Series of unrelated short stories covering elements of crime, horror, drama and comedy about people of different species committing murders, suicides, thefts and other sorts of crime caused by certain motivations; perceived or not.
Master of suspense Alfred Hitchcock presents several short stories. The stories are invariably surprising, often containing elements of horror, comedy, and mystery. Written by
Murray Chapman <email@example.com>
Most people who have seen this series remember Alfred Hitchcock's opening and closing narratives for the series. However, for each episode more than one opening and closing was filmed, as Hitchcock's famous jibes at the sponsors were unappreciated in the European markets. So for each episode, Hitchcock filmed two openings and two closings: one would be for American viewings (jokes about sponsors) and the second would be for European showings (jokes about Americans and not about sponsors). For most of the third season, Hitchcock even did the opening and closings in French and German, as he spoke both languages fluently. See more »
Himself - Host:
[introducing commercials at the end of the show]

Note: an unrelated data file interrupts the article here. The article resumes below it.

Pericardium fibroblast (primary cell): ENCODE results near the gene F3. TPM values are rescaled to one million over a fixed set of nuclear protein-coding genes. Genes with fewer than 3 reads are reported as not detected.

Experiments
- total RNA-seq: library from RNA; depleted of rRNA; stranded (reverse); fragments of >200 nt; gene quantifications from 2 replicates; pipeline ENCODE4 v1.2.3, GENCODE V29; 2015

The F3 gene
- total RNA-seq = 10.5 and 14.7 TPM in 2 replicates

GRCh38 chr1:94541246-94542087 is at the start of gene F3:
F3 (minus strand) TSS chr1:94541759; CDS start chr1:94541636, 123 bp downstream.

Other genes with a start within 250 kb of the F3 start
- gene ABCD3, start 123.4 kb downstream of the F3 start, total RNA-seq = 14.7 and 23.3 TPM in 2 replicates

I hope you have enjoyed our program. Seeing a murder on television can help to work off one's antagonisms. And if you haven't any antagonisms, these commercials will give you some.
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For those who like classic television, it doesn't come any better than "Alfred Hitchcock Presents". Although he did not direct every episode by himself, his stamp is on every program. Almost every episode is of high quality, with clever and creative stories combined with writing and acting that ranges from good to outstanding. There is also terrific variety - you never know whether a given episode will be serious or light-hearted, whether there will be a happy ending or a tragic one. Each show keeps you guessing, and most have a twist at the end, many of them quite memorable. There are also a lot of big stars who appear in one or more episodes, as well as some young actors who would become stars, and the ones that don't have anyone famous generally have a pretty good set of character actors. If all that weren't enough, you have Hitchcock himself introducing each episode with some hilarious remarks - often making fun of TV commercials - and often in humorous settings that have a connection to the upcoming episode.
Episodes of "Alfred Hitchcock Presents" are well worth the trouble to find, whether you are fortunate enough to find broadcasts of them or whether you need to track down some videos of selected episodes.
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